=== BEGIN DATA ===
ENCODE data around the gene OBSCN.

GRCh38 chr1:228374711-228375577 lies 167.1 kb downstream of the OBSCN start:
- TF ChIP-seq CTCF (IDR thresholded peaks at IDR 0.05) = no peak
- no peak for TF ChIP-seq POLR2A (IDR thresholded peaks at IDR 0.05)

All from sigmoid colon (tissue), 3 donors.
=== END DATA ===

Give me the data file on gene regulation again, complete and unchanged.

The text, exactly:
ENCODE data around the gene OBSCN.

GRCh38 chr1:228374711-228375577 lies 167.1 kb downstream of the OBSCN start:
- TF ChIP-seq CTCF (IDR thresholded peaks at IDR 0.05) = no peak
- no peak for TF ChIP-seq POLR2A (IDR thresholded peaks at IDR 0.05)

All from sigmoid colon (tissue), 3 donors.